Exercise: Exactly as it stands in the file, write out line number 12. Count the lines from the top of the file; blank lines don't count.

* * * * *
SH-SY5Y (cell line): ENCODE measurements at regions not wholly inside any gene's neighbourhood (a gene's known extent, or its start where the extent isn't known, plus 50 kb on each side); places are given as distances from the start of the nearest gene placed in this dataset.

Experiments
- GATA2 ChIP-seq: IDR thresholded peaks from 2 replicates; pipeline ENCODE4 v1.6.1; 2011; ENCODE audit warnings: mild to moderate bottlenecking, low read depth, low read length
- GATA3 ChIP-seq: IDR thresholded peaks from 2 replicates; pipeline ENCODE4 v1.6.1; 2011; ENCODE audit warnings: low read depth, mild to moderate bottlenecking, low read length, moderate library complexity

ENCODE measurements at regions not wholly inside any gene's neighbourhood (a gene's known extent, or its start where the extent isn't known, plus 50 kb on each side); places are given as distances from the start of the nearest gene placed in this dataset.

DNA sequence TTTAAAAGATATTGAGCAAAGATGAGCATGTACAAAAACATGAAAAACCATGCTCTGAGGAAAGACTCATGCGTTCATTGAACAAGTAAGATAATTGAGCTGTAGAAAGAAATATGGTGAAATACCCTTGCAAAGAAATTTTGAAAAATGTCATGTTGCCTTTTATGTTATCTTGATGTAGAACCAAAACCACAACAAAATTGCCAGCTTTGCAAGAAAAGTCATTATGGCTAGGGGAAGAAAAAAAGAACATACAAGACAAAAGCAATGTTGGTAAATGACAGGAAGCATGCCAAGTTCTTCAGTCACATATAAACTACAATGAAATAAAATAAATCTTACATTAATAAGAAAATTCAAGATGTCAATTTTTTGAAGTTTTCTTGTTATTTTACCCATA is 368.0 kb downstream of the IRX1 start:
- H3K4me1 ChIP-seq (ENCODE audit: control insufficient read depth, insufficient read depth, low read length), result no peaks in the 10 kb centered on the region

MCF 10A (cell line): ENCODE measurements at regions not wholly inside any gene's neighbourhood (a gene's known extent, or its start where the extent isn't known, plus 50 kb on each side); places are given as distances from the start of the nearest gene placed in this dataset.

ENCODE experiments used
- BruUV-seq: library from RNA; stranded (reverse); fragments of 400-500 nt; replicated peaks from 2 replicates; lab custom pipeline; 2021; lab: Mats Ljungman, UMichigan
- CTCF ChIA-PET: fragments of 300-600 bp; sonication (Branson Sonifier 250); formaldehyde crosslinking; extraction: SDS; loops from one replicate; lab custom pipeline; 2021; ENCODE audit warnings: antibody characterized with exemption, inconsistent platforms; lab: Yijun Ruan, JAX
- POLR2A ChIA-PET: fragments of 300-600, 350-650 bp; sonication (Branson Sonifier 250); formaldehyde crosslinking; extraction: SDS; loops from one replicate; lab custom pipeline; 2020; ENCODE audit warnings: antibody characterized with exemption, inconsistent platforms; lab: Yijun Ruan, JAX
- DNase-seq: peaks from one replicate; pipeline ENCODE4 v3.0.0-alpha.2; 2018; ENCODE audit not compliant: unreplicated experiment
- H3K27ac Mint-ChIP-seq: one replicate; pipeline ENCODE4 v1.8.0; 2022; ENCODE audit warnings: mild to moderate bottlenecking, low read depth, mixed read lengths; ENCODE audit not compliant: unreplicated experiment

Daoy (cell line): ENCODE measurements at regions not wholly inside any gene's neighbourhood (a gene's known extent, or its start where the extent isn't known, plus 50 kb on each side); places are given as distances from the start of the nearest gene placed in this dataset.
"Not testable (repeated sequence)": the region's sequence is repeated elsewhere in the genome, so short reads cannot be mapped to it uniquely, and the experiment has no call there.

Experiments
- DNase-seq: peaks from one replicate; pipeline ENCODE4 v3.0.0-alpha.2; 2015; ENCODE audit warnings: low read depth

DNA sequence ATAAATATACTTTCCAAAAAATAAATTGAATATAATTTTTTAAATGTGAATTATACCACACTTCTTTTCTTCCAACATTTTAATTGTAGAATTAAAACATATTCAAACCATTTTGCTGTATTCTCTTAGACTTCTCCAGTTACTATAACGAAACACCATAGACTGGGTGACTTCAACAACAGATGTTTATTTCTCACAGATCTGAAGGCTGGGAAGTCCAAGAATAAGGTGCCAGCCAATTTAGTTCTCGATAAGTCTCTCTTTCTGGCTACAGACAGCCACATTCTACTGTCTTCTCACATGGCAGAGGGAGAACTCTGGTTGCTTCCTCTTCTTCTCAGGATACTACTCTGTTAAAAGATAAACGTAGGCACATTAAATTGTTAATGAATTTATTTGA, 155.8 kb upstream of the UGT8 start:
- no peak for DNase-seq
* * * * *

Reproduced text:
- POLR2A ChIA-PET: fragments of 300-600, 350-650 bp; sonication (Branson Sonifier 250); formaldehyde crosslinking; extraction: SDS; loops from one replicate; lab custom pipeline; 2020; ENCODE audit warnings: antibody characterized with exemption, inconsistent platforms; lab: Yijun Ruan, JAX